Facts About Montevideo Montevideo (Spanish pronunciation: [monte?i?ðeo]) is the capital and largest city of Uruguay. According to the 2011 census, the city proper has a population of 1,319,108 (about one-third of the country's total population) in an area of 201 square kilometres (78 sq mi). The southernmost capital city in the Americas, Montevideo is situated on the southern coast of the country, on the northeastern bank of the Río de la Plata.
The city was established in 1724 by a Spanish soldier, Bruno Mauricio de Zabala, as a strategic move amidst the Spanish-Portuguese dispute over the platine region. It was also under brief British rule in 1807. Montevideo is the seat of the administrative headquarters of Mercosur and ALADI, Latin America’s leading trade blocs, a position that entailed comparisons to the role of Brussels in Europe.
The 2017 Mercer's report on quality of life, rated Montevideo first in Latin America, a rank the city has consistently held since 2005. As of 2010, Montevideo was the 19th largest city economy in the continent and 9th highest income earner among major cities. In 2018, it has a GDP of $45.8 billion, with a per capita of $26,700.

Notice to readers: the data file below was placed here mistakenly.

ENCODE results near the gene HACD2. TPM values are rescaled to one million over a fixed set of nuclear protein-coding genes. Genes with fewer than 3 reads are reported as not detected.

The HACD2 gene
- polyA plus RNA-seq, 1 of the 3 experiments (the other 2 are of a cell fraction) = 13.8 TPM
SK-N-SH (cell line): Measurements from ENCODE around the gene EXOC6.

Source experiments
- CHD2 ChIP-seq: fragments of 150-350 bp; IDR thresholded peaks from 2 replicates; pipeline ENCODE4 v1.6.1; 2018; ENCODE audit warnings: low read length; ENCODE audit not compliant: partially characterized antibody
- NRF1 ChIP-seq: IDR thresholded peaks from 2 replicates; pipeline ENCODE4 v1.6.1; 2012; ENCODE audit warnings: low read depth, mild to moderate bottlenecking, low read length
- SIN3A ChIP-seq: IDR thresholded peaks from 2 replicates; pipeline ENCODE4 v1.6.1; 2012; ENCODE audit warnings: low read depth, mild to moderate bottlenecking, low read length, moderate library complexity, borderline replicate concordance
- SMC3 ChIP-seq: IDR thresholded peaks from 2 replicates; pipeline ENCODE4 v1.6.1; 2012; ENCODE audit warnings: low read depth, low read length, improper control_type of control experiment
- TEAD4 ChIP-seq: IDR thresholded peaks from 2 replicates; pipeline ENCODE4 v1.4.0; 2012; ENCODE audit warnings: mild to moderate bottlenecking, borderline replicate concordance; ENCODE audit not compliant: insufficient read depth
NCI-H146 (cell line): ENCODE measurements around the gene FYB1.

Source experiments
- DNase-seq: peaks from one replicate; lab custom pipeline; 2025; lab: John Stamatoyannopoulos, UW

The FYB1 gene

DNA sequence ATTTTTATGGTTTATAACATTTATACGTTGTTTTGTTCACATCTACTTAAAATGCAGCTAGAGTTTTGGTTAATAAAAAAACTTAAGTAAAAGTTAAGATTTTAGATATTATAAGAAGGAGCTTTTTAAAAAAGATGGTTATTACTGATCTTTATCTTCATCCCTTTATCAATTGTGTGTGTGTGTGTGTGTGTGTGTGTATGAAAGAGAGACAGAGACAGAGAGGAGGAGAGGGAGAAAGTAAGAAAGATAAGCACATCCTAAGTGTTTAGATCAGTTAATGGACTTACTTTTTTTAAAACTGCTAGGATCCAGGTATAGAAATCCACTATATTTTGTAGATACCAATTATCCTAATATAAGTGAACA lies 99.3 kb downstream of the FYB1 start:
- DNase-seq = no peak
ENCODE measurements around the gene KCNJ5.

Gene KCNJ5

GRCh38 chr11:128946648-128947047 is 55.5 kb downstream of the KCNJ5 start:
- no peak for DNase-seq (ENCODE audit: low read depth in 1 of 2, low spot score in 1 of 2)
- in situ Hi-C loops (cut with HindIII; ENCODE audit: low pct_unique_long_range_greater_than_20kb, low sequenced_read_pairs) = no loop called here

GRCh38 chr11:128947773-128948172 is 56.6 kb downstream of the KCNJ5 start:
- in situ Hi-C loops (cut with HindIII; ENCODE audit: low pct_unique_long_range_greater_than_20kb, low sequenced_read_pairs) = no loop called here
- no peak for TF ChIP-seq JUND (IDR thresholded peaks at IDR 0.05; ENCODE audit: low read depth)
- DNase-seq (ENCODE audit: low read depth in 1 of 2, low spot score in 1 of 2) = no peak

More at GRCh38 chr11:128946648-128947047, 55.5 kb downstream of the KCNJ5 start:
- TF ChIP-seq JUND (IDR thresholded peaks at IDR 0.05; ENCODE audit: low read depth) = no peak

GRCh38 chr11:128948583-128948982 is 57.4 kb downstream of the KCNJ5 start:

In 2016, it was classified as a beta global city ranking eighth in Latin America and 78th in the world. Montevideo hosted every match during the first FIFA World Cup, in 1930. Described as a "vibrant, eclectic place with a rich cultural life", and "a thriving tech center and entrepreneurial culture", Montevideo ranked eighth in Latin America on the 2013 MasterCard Global Destination Cities Index. In 2014, it was also regarded as the fifth most gay-friendly metropolis in the world, first in Latin America. It is the hub of commerce and higher education in Uruguay as well as its chief port. The city is also the financial and cultural hub of a larger metropolitan area, with a population of around 2 million.